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Referral and Consultation Communication Between Primary Care and Specialist Physicians

Referral and Consultation Communication Between Primary Care and Specialist Physicians ORIGINAL INVESTIGATION HEALTH CARE REFORM Referral and Consultation Communication Between Primary Care and Specialist Physicians Finding Common Ground Ann S. O’Malley, MD, MPH; James D. Reschovsky, PhD Background: Communication between primary care ways” or “most of the time” received such notification. Simi- physicians (PCPs) and specialists regarding referrals and larly, 80.6% of specialists said they “always” or “most of consultations is often inadequate, with negative conse- the time” send consultation results to the referring PCP, quences for patients. We examined PCPs’ and special- but only 62.2% of PCPs said they received such informa- ists’ perceptions of communication regarding referrals and tion. Physicians who did not receive timely communica- consultations. We then identified practice characteris- tion regarding referrals and consultations were more likely tics associated with reported communication. to report that their ability to provide high-quality care was threatened. The 3 practice characteristics associated with Methods: We analyzed the nationally representative 2008 PCPs and specialists reporting communication regarding Center for Studying Health System Change Health Track- referrals and consultations were “adequate” visit time with ing Physician Survey of 4720 physicians providing at least patients, receipt of quality reports regarding patients with 20 hours per week of direct patient care. Outcome http://www.deepdyve.com/assets/images/DeepDyve-Logo-lg.png JAMA Internal Medicine American Medical Association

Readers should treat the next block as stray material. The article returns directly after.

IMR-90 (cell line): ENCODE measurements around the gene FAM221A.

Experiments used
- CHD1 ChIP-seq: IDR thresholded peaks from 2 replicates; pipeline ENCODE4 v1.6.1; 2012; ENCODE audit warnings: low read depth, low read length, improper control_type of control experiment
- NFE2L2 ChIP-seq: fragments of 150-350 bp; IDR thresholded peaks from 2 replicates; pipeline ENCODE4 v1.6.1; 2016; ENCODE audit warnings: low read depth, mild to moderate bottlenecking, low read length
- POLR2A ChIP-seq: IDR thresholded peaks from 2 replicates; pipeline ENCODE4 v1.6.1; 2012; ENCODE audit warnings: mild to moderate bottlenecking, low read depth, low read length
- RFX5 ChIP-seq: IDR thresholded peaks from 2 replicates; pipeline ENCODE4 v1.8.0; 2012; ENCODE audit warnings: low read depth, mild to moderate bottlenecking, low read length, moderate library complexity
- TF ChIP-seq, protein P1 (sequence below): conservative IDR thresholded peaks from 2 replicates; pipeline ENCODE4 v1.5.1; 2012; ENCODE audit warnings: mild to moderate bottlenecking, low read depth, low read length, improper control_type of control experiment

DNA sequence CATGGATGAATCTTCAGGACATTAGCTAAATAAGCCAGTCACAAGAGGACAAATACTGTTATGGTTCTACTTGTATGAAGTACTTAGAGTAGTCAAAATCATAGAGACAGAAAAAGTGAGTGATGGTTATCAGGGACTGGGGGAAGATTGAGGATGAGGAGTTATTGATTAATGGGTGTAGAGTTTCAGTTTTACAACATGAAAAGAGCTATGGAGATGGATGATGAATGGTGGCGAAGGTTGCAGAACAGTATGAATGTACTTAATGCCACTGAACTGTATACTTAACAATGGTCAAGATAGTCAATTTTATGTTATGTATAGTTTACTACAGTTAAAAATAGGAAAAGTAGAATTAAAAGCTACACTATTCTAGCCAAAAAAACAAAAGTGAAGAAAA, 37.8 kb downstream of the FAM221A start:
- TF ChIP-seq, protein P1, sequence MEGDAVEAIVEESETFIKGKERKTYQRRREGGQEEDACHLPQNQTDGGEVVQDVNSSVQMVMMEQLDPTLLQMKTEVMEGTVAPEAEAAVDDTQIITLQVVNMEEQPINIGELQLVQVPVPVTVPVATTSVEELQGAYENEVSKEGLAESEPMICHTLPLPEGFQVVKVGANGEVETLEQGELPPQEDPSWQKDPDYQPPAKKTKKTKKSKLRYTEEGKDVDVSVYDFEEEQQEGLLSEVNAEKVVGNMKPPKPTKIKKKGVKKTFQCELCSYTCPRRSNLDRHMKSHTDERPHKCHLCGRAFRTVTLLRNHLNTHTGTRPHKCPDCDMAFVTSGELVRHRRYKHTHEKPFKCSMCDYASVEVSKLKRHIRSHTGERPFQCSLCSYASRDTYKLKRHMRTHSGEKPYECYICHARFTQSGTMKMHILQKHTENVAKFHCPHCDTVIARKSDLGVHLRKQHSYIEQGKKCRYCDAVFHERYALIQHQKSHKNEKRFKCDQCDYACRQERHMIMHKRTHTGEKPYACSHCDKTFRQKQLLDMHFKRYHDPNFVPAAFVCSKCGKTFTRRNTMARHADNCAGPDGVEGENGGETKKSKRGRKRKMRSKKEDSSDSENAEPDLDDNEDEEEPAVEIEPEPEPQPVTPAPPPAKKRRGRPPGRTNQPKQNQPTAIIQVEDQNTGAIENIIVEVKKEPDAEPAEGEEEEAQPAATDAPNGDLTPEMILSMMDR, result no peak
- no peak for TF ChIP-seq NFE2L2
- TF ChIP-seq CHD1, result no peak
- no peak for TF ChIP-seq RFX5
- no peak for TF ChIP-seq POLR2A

Referral and Consultation Communication Between Primary Care and Specialist Physicians

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Publisher
American Medical Association
Copyright
Copyright 2011 American Medical Association. All Rights Reserved. Applicable FARS/DFARS Restrictions Apply to Government Use.
ISSN
2168-6106
eISSN
2168-6114
DOI
10.1001/archinternmed.2010.480
pmid
21220662
Publisher site
See Article on Publisher Site

Abstract

ORIGINAL INVESTIGATION HEALTH CARE REFORM Referral and Consultation Communication Between Primary Care and Specialist Physicians Finding Common Ground Ann S. O’Malley, MD, MPH; James D. Reschovsky, PhD Background: Communication between primary care ways” or “most of the time” received such notification. Simi- physicians (PCPs) and specialists regarding referrals and larly, 80.6% of specialists said they “always” or “most of consultations is often inadequate, with negative conse- the time” send consultation results to the referring PCP, quences for patients. We examined PCPs’ and special- but only 62.2% of PCPs said they received such informa- ists’ perceptions of communication regarding referrals and tion. Physicians who did not receive timely communica- consultations. We then identified practice characteris- tion regarding referrals and consultations were more likely tics associated with reported communication. to report that their ability to provide high-quality care was threatened. The 3 practice characteristics associated with Methods: We analyzed the nationally representative 2008 PCPs and specialists reporting communication regarding Center for Studying Health System Change Health Track- referrals and consultations were “adequate” visit time with ing Physician Survey of 4720 physicians providing at least patients, receipt of quality reports regarding patients with 20 hours per week of direct patient care. Outcome

Journal

JAMA Internal MedicineAmerican Medical Association

Published: Jan 10, 2011

References